Gee speserye die respek wat hulle verdien. Rooster dit in 'n droë braaipan totdat dit net aromaties is - jy kan dit alles in 'n enkele pan sit, maar die toevoegings begin met die groter speserye en die ander byvoeg in volgorde van afname, sodat dit eweredig rooster. Maal hulle dan. A coffee grinder works perfectly. After you've ground your spices, blitz up some dry rice to clean your grinder and keep your morning brew from having hints of turmeric in it.

Already, by leaving the packaged, pre-ground stuff behind, you've embarked on the journey. Begin to play, open yourself up to the flavors of new spices. You probably won't love them all, but your culinary world will expand once you give them a chance.

Spices bring a dish to life they're the details that allow the larger story to be told. People care more than ever about the farm their chicken came from, the artisan who made their cheese, the beekeeper who made their honey. Americans want to know the story behind everything they're eating. Spices add significantly to the narrative. Rich in history, they have helped define the cuisines of cultures the world over. Spices add personality and distinction to every ingredient they touch. It's up to you to start the conversation.

This week's Zester Daily soapbox contributor Angelo Sosa is a "Top Chef" contestant and the chef-owner of Xie Xie and Social Eatz in New York. He trained with Jean-Georges Vongerichten and Alain Ducasse and employs traditional technique in a contemporary style marked by an Asian flair. Co-writer Suzanne Lenzer collaborated with Sosa on his recent cookbook, "Flavor Exposed." A food writer and stylist, she has worked closely with New York Times' columnist and food writer Mark Bittman and collaborated with Anne Burrell on her recent New York Times' bestseller "Cook Like a Rock Star." She is a graduate of the Culinary Institute of Education in New York City.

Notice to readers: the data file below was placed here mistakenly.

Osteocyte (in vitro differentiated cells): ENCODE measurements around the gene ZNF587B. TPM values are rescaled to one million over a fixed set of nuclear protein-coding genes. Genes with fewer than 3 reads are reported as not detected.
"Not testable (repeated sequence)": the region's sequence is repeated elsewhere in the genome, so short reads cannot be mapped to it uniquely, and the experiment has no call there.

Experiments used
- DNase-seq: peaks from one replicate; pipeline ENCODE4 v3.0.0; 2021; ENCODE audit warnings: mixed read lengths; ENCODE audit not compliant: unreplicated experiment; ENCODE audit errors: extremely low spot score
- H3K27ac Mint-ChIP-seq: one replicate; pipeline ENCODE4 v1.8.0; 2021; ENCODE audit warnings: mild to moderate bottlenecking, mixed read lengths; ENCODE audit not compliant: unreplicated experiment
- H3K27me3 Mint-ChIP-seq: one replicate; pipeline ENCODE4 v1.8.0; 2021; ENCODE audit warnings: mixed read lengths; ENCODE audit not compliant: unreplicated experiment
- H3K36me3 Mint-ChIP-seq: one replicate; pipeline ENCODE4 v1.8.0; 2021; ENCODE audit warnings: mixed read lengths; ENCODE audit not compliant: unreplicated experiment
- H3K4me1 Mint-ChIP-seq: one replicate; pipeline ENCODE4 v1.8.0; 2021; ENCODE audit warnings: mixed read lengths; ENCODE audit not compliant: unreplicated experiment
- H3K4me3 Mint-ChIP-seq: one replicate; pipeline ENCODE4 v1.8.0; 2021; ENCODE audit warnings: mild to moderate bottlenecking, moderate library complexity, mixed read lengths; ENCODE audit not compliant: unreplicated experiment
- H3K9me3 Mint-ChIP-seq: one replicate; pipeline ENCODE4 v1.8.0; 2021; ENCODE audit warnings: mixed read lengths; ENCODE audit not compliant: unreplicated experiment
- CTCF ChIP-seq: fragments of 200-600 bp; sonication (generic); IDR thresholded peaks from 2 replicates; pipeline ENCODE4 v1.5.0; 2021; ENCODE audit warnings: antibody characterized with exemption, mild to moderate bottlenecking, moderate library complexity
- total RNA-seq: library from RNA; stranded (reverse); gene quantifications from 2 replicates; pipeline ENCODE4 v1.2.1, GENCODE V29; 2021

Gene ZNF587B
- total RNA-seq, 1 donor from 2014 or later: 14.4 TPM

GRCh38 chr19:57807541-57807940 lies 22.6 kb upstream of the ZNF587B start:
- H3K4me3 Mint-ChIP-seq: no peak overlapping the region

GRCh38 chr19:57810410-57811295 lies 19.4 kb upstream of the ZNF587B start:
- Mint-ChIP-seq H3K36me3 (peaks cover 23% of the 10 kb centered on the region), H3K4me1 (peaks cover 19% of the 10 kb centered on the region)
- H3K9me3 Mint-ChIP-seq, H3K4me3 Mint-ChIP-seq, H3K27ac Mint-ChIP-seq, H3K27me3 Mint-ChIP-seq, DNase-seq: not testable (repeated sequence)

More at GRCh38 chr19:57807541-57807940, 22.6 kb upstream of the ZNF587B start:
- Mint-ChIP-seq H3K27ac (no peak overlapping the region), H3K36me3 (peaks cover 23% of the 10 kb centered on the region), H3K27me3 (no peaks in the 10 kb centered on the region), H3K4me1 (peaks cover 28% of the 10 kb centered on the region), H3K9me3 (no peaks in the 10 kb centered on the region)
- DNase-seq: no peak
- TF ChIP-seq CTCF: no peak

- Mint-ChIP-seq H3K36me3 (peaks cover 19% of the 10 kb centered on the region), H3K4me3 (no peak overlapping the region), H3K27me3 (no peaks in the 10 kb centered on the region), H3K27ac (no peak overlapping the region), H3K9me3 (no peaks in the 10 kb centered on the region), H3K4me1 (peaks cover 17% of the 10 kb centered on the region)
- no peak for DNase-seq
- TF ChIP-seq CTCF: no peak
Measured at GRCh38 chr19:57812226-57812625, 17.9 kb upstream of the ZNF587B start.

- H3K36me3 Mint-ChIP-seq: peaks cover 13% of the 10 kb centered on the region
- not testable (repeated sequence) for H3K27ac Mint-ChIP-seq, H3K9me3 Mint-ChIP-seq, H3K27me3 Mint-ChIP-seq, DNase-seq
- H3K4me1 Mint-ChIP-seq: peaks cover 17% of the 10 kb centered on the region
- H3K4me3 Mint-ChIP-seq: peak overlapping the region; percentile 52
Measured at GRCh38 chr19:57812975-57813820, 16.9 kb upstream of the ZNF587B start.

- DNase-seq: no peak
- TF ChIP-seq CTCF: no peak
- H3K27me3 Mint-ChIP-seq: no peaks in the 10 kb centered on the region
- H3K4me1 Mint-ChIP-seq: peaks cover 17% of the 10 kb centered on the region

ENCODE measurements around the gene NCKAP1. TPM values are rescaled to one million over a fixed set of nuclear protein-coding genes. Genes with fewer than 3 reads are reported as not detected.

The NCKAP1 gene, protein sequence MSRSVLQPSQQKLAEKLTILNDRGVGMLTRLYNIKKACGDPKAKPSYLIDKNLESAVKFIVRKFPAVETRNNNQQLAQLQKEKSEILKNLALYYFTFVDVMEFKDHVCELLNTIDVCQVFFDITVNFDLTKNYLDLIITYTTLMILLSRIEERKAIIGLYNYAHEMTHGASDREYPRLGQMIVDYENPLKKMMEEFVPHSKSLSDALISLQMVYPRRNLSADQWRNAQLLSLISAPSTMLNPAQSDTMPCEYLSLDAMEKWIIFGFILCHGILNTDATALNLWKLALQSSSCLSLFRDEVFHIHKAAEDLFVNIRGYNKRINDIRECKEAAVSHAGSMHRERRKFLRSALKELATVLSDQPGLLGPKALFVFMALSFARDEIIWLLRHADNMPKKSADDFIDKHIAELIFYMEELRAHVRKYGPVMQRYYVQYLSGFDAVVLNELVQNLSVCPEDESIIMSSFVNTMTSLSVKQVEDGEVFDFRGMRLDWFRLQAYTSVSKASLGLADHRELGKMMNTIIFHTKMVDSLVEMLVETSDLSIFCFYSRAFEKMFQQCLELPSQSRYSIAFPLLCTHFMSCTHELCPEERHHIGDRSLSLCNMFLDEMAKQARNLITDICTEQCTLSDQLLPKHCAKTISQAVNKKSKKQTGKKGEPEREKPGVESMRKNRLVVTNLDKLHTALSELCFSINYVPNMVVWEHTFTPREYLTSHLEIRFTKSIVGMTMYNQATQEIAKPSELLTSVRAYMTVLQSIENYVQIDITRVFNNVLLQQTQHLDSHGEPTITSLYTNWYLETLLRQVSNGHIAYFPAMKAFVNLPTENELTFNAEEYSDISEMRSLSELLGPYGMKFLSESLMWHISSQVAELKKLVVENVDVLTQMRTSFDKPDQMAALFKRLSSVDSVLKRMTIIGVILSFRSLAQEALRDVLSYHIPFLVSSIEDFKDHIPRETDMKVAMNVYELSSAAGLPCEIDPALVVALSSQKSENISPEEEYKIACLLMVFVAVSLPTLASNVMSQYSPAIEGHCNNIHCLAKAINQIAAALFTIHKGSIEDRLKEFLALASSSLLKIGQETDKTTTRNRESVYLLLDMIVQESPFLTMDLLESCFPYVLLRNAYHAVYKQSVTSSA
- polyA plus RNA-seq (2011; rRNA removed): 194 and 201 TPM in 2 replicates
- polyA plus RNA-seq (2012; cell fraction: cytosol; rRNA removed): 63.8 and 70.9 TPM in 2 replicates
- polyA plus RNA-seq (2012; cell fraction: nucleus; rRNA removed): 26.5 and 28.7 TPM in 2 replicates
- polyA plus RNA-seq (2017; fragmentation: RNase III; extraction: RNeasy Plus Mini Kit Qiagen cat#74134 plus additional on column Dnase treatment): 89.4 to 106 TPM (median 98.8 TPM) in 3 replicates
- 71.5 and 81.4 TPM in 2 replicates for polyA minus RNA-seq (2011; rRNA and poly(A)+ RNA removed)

Don't Be Chicken With The Spice Rack

Americans are scared of spices. Wait, let's rephrase that: Americans are scared of cooking with spices. Not all spices, mind you -- loads of cupboards are well stocked with cinnamon, chili powder and the odd "seasoning mix" made of myriad dried flavorings for chicken, fish or steak. Cumin and fennel and coriander seeds may make an appearance a bit farther back on the shelf, but fancy salts (think pink Himalayan rock and black volcanic flake) likely take up more of the cabinet's space than intriguing spices. Hoekom? Chalk it up to fear of the unfamiliar, not an unusual trait in human beings, but a rather restrictive one when it comes to contemplating what to cook for dinner.

Americans enjoy eating well-spiced food. Going out for dinner no longer always means a steak or pasta it can mean Mexican, Dominican, Spanish, Middle Eastern or Asian -- Vietnamese, Thai, Malaysian, Indian. Chinese food has been sufficiently explored that American diners know whether they prefer Cantonese, Szechuan or Hunan.